EUROPEAN politicians today voted in favour of sweeping reforms that will force large-listed companies to tender their audit contracts once every ten years.
Under the rules, listed companies are required to change their auditors every ten years. However, a company can extend this period by a further ten years if tenders are carried out, and by 14 years if the company appoints more than one firm to carry out the audit.
There reforms also impose a 70% cap on the fees generated by firms for non-audit work, while certain non-audit services, such as tax advice and services linked to financial and investment strategy have been banned altogether.
The black-list of prohibited services, which proved one of the most contentious issues among member states, is designed to limit conflicts of interest in instances where auditors are involved in decisions impacting the way companies are managed.
The reforms fall short of the ambitious measures originally proposed by the European Commission in November 2011. Nevertheless, Michel Barnier, internal market and services commissioner and a key architect of the reforms, said he was “very satisfied” with the outcome.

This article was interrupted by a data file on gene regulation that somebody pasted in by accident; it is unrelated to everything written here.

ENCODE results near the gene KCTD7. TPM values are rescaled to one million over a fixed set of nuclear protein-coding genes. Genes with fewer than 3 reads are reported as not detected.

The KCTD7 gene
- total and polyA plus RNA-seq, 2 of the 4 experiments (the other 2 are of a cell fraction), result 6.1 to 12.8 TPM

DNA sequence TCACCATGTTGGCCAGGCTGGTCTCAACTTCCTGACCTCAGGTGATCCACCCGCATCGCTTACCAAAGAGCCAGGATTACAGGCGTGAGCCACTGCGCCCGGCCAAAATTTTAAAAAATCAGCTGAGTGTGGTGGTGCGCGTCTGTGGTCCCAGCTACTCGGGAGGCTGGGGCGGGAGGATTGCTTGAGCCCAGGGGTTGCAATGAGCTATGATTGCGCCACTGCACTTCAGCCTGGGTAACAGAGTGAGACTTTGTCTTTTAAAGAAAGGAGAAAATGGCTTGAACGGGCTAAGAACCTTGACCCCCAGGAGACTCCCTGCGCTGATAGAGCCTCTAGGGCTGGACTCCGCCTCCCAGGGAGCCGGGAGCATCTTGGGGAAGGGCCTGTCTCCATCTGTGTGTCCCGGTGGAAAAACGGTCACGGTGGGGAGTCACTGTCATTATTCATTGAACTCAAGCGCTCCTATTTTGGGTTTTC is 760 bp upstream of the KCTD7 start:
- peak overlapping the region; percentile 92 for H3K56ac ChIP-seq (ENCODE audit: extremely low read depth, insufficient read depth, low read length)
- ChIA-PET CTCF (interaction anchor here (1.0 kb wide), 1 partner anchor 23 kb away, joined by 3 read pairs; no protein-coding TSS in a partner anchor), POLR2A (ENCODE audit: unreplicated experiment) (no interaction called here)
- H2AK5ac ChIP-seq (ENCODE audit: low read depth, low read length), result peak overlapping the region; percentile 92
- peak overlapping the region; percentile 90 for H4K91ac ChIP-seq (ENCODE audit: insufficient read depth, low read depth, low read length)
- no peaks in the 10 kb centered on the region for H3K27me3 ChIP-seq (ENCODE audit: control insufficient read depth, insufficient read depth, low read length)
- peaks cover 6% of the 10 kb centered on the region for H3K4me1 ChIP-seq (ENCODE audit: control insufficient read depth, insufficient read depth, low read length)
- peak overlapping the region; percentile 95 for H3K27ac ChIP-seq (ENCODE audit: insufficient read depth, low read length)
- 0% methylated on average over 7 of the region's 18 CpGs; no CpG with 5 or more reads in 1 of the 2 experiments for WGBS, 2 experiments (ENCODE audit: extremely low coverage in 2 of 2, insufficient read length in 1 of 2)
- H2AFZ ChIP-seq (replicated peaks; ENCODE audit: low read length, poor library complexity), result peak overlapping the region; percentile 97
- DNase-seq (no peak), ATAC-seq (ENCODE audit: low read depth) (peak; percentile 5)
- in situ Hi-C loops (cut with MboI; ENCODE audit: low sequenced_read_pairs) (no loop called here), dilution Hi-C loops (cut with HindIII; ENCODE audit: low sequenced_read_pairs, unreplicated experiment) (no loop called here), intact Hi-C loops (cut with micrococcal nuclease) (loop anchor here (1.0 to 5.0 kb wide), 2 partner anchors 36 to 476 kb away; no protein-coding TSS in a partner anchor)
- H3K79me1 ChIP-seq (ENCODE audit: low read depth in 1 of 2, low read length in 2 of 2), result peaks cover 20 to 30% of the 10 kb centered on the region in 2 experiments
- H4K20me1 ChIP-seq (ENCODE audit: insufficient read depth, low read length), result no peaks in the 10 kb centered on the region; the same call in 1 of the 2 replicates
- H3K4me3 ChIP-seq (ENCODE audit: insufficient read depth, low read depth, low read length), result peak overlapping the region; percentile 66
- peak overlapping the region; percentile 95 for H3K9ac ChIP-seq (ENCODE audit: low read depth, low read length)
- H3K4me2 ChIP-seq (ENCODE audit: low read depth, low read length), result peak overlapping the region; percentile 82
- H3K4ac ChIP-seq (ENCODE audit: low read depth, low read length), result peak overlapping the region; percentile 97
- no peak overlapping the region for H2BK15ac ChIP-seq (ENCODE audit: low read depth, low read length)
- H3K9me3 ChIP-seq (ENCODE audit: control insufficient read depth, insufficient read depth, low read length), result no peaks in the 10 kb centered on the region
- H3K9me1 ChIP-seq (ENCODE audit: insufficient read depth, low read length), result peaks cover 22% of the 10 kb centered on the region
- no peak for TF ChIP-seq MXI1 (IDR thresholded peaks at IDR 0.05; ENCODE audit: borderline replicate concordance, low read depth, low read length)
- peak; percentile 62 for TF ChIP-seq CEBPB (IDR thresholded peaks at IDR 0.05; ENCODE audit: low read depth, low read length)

“With this vote, we have taken another important step towards re-establishing investor confidence in financial information, an essential ingredient for investment and economic growth in Europe,” Barnier said.
The EU rules follow similar moves taken by UK regulators, which imposed mandatory audit tendering among FTSE 350 companies last year. In October 2013, the Competition Commissioned introduced mandatory requirements for companies to tender every ten years, with those that tender less frequently than five years required to report in which financial year they plan to put the audit engagement out to tender.
The competition watchdog rules, build on ten-year ‘comply or explain’ measures implemented by the FRC in 2012. Stephen Haddrill, chief executive of the FRC, welcomed the European leigislation as “following the UK’s example”.
“For the FRC, these developments are most important because they contribute towards the enhancement of quality in financial reports and audits that can engender trust within the investor community, not only in the UK, but across Europe,” he said.
Other members of the profession supported the changes in general, though David Barnes, Deloitte’s managing partner of public policy, said the firm has “lingering concerns…around the patchwork of differing requirements that may develop across Europe for multinationals”.
Following today’s vote in plenary, the audit package must be formally adopted by the Council. The publication of the new rules in the Official Journal of the European Union is expected in the second quarter of 2014.